A Masshole in Full
The first time I saw Robbie Concannon’s penis was in the early ’90s at a party on the top floor of a triple-decker in Southie.
It was one of those kill-me-it’s-so-hot summer nights, and you can plug in only so many air conditioners before the fuse blows and the house goes dark. When the lights came back on, I noticed the room wasn’t as bright as before; the lamp next to me had a pair of shorts covering it. Before I had time to think it through, a lean, curly-haired kid in his early twenties was standing there wearing nothing but sneakers and a smile. “Do you want to see the terrier?” he asked a group of young ladies. It was a rhetorical question, because he immediately turned away from the girls, tucked his junk between his legs, and bent over. So this was Robbie Concannon, the crazy kid from Dorchester I’d heard all about.
When I was growing up in Southie, there were really only three things we ever talked about: girls, sports, and some crazy stunt some kid pulled. There were lots of kids pulling crazy stunts in the Irish neighborhoods—that place unto itself centered in Southie and reaching into Charlestown, large swaths of Dorchester, and pockets of the South Shore. Hollywood has done a great deal to mythologize the Boston Irish Guy, building stock characters whose motivation is booze and drugs and crime. But the things that motivate the real legends in the neighborhood are far more benign—a simple desire to make your friends laugh, to entertain the troops, to be talked about. A guy’s reputation hinges on delivering bits of comic chaos. In this world of larger-than-life characters, Robbie Concannon was as big as they come. Every story about him seemed to top the last one.
“Did you hear about Robbie riding a bike into a party down the Cape naked with a mask and snorkel on?”
“I heard he rode a moped up the stairs of a party naked.”
“Sully told me he crashed his Camry into a sand trap on the golf course at Franklin Park.”
“You know he got kicked out of BC High.”
“And Providence College.”
“O’Connell told me he jumped out of the second-floor window at one of the Mods at BC on Marathon Monday, naked with a spaghetti strainer on his head. Then he went back into the party and jumped out four more times with the crowd chanting, ‘Robbie, Robbie, Robbie.’”
“I heard he trashed the airport in Bermuda and got kicked off the island.”
“I heard he was in a bar in town the other night, walking around on all fours like a dog and pretending to pee on people’s legs. He ended up having to fight the whole place. And he almost won.”
Robbie was a half-dozen years older than me, and I didn’t know him personally, but I’d occasionally seen him doing his thing. Once, I was hanging with friends on East Broadway when a car came flying down the hill from the courthouse. It was on the wrong side of the street and it looked as if nobody was at the wheel. Robbie had his head hanging out the passenger-side window and he was screaming. He screeched up in front of us, and when we looked inside the vehicle we saw his penis, and the fact that he was driving with his left foot. (The car was second only to the penis as Robbie’s favorite comedic prop.)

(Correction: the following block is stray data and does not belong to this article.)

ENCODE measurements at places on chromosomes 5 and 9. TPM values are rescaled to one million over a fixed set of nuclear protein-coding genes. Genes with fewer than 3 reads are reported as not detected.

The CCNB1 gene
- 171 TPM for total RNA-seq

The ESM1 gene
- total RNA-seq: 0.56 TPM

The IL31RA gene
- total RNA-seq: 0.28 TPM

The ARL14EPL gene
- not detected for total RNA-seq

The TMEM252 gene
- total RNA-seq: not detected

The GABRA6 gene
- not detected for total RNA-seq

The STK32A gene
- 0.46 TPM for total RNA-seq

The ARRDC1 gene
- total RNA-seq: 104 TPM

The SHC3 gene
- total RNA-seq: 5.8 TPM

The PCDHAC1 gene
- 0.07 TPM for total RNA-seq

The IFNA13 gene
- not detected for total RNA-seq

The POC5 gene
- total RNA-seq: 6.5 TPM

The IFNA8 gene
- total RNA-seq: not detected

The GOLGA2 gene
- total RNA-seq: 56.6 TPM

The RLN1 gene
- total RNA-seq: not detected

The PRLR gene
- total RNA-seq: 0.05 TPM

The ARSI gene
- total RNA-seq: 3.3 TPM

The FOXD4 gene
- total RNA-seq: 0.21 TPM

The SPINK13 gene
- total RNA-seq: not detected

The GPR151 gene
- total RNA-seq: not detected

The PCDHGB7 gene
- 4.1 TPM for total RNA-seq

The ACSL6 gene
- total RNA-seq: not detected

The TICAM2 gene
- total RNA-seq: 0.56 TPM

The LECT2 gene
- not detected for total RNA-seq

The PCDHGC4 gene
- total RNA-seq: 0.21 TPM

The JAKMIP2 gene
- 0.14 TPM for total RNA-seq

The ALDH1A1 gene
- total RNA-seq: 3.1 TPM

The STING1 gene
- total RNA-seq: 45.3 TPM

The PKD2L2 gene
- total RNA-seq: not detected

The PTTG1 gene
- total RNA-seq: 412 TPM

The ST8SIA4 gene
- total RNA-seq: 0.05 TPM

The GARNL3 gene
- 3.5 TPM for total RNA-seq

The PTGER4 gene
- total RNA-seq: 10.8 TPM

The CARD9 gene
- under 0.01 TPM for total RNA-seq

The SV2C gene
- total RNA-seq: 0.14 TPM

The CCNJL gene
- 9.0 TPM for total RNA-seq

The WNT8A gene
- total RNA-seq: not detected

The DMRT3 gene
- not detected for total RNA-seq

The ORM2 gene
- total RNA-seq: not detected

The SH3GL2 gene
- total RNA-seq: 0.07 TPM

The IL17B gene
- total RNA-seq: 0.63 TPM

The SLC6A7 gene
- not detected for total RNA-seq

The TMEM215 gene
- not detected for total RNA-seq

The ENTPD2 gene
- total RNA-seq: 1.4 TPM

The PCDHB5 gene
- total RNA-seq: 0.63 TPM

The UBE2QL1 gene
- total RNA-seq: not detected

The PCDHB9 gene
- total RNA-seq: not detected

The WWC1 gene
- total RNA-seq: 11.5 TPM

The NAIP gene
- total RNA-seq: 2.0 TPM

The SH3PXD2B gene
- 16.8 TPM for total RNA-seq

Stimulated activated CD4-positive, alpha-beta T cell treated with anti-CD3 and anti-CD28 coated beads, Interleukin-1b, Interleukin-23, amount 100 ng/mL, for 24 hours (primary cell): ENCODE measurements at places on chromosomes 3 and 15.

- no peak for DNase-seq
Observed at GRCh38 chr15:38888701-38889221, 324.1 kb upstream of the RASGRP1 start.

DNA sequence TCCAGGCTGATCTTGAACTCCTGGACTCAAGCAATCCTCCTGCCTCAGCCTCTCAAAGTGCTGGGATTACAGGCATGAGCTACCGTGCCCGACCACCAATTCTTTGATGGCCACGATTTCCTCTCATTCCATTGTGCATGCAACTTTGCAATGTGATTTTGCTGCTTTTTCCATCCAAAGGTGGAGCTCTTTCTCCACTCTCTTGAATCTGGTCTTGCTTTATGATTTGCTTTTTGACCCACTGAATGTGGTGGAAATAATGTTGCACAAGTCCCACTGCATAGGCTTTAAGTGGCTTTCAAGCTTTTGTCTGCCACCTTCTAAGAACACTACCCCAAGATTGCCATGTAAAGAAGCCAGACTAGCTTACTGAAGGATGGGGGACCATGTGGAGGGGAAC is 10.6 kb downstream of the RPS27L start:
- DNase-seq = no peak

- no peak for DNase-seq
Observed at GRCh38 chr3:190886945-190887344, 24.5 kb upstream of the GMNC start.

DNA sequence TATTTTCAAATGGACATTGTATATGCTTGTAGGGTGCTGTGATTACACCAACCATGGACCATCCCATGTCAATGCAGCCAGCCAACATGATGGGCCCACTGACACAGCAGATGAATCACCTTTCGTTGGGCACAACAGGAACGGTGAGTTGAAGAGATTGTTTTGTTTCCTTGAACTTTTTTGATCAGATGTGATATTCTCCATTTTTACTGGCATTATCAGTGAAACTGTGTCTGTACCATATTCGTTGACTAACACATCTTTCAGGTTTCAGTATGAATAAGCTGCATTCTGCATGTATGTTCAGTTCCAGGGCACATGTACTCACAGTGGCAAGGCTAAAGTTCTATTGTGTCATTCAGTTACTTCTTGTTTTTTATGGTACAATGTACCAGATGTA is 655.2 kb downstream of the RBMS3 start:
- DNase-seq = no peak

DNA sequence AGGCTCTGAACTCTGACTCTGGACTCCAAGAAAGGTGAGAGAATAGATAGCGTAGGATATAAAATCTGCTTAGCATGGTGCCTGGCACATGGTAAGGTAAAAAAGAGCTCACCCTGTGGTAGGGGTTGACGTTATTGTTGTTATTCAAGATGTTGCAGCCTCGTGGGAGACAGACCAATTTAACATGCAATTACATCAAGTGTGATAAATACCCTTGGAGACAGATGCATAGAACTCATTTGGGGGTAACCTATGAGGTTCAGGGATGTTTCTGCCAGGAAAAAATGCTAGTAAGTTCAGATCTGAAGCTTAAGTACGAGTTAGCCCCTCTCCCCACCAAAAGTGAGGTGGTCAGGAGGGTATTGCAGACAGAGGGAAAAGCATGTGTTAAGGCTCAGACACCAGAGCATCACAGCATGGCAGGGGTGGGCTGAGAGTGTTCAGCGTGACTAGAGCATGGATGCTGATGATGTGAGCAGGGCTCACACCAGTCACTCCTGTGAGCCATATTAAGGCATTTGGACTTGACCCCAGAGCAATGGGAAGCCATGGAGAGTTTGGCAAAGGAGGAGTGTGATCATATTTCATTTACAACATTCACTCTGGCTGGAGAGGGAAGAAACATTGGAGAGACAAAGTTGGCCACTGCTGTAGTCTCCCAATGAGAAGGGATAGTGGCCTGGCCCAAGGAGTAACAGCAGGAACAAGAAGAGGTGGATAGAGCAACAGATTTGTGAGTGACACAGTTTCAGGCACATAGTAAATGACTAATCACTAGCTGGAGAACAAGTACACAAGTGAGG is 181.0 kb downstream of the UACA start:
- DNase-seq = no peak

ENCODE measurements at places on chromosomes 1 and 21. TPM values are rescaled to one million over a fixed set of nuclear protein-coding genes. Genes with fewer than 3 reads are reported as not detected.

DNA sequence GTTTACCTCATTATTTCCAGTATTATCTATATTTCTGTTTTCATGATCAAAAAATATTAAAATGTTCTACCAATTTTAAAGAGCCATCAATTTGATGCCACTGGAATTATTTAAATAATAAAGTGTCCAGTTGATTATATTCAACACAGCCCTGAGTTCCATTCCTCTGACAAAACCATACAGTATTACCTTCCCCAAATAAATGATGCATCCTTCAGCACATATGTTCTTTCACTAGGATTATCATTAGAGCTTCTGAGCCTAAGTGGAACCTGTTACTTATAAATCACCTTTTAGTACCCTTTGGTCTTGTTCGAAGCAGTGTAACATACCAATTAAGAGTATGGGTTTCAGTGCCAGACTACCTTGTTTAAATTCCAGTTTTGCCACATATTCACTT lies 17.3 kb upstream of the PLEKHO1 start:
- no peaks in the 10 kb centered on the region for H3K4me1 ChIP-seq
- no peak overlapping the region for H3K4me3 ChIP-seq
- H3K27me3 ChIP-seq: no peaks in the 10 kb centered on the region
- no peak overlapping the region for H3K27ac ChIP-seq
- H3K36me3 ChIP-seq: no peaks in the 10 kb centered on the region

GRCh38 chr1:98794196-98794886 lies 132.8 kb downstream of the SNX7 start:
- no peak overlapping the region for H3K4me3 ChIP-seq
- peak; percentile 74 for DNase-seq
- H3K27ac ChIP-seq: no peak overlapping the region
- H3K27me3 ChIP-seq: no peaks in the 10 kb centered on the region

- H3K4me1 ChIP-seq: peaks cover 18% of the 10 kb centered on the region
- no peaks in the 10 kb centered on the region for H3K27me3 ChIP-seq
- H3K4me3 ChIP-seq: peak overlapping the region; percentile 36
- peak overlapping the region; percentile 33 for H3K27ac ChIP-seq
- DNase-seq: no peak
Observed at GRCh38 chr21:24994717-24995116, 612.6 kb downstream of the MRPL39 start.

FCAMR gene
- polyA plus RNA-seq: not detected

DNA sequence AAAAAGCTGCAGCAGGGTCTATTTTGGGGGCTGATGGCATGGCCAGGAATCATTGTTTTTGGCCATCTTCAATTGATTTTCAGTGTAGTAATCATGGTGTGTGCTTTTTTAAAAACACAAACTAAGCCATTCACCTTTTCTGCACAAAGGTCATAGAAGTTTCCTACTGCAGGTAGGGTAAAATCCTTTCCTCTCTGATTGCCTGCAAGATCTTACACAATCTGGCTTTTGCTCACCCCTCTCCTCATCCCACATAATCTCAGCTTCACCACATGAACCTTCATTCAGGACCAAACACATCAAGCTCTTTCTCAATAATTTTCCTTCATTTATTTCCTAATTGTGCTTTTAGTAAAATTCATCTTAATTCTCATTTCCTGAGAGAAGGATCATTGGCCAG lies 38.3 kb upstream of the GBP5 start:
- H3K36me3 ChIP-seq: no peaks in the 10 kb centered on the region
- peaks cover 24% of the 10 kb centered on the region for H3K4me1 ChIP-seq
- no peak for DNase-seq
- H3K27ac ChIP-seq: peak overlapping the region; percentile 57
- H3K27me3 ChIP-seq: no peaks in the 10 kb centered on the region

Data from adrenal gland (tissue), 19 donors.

Driving from the passenger side was a signature Robbie move, as was playing with the radio and pretending not to notice the people he was driving toward, a trick that would send pedestrians diving into snowbanks. He also enjoyed pulling over on busy roads to do pushups or jumping jacks in the nude.
Robbie and his crew were all very good hockey players, arguably the greatest group to come out of the city; they were also world-class ball-busters who dragged menace in their wake. “Robbie didn’t hang out with any saints,” says his mother, Lorraine. As Brendan Walsh, who was part of that group and is now a Boston cop, points out, “The scariest guy in the room is the guy who doesn’t give a fuck.” None of them gave a fuck. They’d show up at a party, steal all the beer, beat up all the boyfriends, and take all the girls. Their actions were impossible to condone, and impossible not to laugh at. They were the older kids, and my friends and I idolized them the way the younger kids always will.
If you grew up around here, I’m certain you know someone like Robbie Concannon. And you probably know that what passes for funny at 18 can seem pathetic at 38. Those crazy kids—the truth is that a lot of them don’t turn out so well. The motivation has a way of changing, and the drugs and the booze and the fighting quickly get problematic. The cliché is that many end up dead or in jail, and there’s a reason it’s a cliché. I drifted away from Southie, went off to college, and stopped hearing Robbie Concannon stories. Last I knew, he was playing hockey in the minor leagues. If I’m being honest, I always feared the next Robbie Concannon story I heard would be the last.
But not long ago, I caught wind of what sounded like the craziest tale yet. Robbie was still nuts and still getting naked, according to the grapevine, but had become a full-blown celebrity in, of all places, Charleston, South Carolina. I poked around and found, among other things, a MySpace page where a woman lists her heroes as “Jesus Christ, Robbie Concannon, and the men/women of the military.” “He’s nearly worshipped in Charleston” is how the local Post and Courier has described that genteel city’s fascination with the Boston kid they nicknamed “Coocs.” Beyond wondering how it all happened, I got to thinking about whether Robbie was the same guy we’d adored in the neighborhood so many years ago. I figured I had to go see for myself.